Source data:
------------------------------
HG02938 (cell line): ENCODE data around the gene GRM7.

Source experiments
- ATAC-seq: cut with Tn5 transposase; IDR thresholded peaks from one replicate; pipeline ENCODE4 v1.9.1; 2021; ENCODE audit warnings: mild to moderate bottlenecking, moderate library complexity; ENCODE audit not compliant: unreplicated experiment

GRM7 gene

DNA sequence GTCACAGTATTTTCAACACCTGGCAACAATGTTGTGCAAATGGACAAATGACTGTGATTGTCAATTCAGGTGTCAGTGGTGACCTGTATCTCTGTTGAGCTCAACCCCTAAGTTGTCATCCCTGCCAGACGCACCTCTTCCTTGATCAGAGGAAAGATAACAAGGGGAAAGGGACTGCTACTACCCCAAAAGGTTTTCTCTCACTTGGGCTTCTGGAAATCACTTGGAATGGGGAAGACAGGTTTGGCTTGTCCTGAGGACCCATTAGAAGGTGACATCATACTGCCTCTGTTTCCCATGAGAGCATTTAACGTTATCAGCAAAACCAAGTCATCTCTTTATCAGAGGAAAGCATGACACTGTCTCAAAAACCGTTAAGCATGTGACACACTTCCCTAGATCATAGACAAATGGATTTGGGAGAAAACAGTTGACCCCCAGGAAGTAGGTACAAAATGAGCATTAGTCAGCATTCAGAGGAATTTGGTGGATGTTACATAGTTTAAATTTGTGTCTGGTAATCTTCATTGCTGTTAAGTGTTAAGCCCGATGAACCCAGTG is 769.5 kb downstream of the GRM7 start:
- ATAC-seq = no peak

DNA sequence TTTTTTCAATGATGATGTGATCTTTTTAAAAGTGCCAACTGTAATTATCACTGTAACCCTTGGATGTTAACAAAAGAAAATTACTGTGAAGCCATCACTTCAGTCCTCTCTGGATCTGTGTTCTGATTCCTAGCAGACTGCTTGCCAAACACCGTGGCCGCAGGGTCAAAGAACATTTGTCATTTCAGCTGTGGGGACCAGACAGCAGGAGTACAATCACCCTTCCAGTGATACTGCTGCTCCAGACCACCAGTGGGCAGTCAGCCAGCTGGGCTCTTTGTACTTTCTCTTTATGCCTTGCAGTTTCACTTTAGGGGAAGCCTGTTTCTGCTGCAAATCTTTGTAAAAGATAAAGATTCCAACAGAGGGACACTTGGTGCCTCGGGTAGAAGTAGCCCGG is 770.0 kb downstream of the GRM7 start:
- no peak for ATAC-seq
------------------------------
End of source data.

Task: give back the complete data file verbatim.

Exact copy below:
HG02938 (cell line): ENCODE data around the gene GRM7.

Source experiments
- ATAC-seq: cut with Tn5 transposase; IDR thresholded peaks from one replicate; pipeline ENCODE4 v1.9.1; 2021; ENCODE audit warnings: mild to moderate bottlenecking, moderate library complexity; ENCODE audit not compliant: unreplicated experiment

GRM7 gene

DNA sequence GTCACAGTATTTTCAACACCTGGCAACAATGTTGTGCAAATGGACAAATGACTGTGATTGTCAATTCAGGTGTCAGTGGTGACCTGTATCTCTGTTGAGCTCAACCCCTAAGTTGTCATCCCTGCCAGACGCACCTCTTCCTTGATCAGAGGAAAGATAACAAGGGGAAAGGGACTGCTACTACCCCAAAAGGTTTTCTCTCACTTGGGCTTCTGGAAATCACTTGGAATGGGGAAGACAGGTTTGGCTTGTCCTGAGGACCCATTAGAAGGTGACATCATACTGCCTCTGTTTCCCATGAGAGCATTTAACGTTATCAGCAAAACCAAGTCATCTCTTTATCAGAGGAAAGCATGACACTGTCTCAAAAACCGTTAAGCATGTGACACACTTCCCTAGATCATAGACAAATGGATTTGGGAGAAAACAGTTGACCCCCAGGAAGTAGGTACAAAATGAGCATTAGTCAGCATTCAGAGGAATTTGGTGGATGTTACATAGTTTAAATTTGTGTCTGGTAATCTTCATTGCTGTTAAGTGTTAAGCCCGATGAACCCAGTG is 769.5 kb downstream of the GRM7 start:
- ATAC-seq = no peak

DNA sequence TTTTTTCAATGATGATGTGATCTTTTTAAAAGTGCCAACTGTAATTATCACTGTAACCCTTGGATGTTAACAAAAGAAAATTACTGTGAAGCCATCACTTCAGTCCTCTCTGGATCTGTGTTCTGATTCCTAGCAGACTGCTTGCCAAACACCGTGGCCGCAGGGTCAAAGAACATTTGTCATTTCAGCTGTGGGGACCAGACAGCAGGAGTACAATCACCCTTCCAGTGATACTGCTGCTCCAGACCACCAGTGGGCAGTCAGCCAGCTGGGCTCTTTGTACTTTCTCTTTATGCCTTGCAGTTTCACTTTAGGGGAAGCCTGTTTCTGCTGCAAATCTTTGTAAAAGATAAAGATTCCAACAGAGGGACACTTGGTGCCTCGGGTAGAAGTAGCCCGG is 770.0 kb downstream of the GRM7 start:
- no peak for ATAC-seq